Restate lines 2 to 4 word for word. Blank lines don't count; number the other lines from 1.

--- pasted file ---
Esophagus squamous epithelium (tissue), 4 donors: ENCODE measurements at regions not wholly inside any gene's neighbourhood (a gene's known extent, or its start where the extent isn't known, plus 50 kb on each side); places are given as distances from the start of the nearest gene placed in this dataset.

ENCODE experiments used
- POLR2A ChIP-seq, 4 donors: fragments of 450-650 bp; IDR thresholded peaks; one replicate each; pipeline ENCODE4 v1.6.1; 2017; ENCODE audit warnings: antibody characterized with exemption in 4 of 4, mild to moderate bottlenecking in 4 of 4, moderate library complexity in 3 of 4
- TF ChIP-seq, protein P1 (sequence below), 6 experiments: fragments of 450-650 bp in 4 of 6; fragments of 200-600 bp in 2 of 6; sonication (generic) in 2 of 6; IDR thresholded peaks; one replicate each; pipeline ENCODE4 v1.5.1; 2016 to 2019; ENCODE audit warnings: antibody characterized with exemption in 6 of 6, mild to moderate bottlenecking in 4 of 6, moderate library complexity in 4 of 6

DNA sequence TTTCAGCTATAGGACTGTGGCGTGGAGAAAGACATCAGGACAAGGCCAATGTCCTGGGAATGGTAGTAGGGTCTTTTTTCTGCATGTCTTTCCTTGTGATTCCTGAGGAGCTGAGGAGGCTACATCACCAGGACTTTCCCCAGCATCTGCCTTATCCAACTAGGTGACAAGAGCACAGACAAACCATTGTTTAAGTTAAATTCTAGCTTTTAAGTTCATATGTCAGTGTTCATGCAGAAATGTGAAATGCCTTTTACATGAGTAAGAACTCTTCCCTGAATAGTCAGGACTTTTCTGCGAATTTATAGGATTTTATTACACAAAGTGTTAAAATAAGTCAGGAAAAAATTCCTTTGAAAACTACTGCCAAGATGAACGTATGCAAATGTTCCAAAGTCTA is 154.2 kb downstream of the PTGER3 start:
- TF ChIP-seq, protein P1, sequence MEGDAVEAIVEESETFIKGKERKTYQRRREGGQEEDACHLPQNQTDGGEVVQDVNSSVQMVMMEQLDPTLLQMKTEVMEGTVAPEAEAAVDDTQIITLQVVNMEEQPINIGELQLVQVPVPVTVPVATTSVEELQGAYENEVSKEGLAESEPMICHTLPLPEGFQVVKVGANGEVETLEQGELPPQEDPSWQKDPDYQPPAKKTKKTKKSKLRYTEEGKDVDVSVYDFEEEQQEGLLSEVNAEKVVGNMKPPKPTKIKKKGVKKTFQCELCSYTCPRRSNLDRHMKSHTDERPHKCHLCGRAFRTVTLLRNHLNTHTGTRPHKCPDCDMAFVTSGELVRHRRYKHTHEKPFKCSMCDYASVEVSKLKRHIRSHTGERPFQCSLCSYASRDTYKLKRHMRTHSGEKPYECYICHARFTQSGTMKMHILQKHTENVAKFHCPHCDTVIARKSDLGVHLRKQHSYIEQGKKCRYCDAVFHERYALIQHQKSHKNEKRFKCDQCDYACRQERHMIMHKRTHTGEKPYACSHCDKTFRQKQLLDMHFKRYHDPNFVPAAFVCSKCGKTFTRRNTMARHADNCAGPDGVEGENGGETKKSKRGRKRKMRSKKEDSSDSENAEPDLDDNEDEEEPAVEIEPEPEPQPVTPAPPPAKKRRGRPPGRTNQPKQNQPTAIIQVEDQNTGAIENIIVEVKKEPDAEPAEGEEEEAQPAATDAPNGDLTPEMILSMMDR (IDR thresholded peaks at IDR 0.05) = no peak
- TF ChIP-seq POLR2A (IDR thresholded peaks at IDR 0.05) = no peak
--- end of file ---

ENCODE experiments used
- POLR2A ChIP-seq, 4 donors: fragments of 450-650 bp; IDR thresholded peaks; one replicate each; pipeline ENCODE4 v1.6.1; 2017; ENCODE audit warnings: antibody characterized with exemption in 4 of 4, mild to moderate bottlenecking in 4 of 4, moderate library complexity in 3 of 4
- TF ChIP-seq, protein P1 (sequence below), 6 experiments: fragments of 450-650 bp in 4 of 6; fragments of 200-600 bp in 2 of 6; sonication (generic) in 2 of 6; IDR thresholded peaks; one replicate each; pipeline ENCODE4 v1.5.1; 2016 to 2019; ENCODE audit warnings: antibody characterized with exemption in 6 of 6, mild to moderate bottlenecking in 4 of 6, moderate library complexity in 4 of 6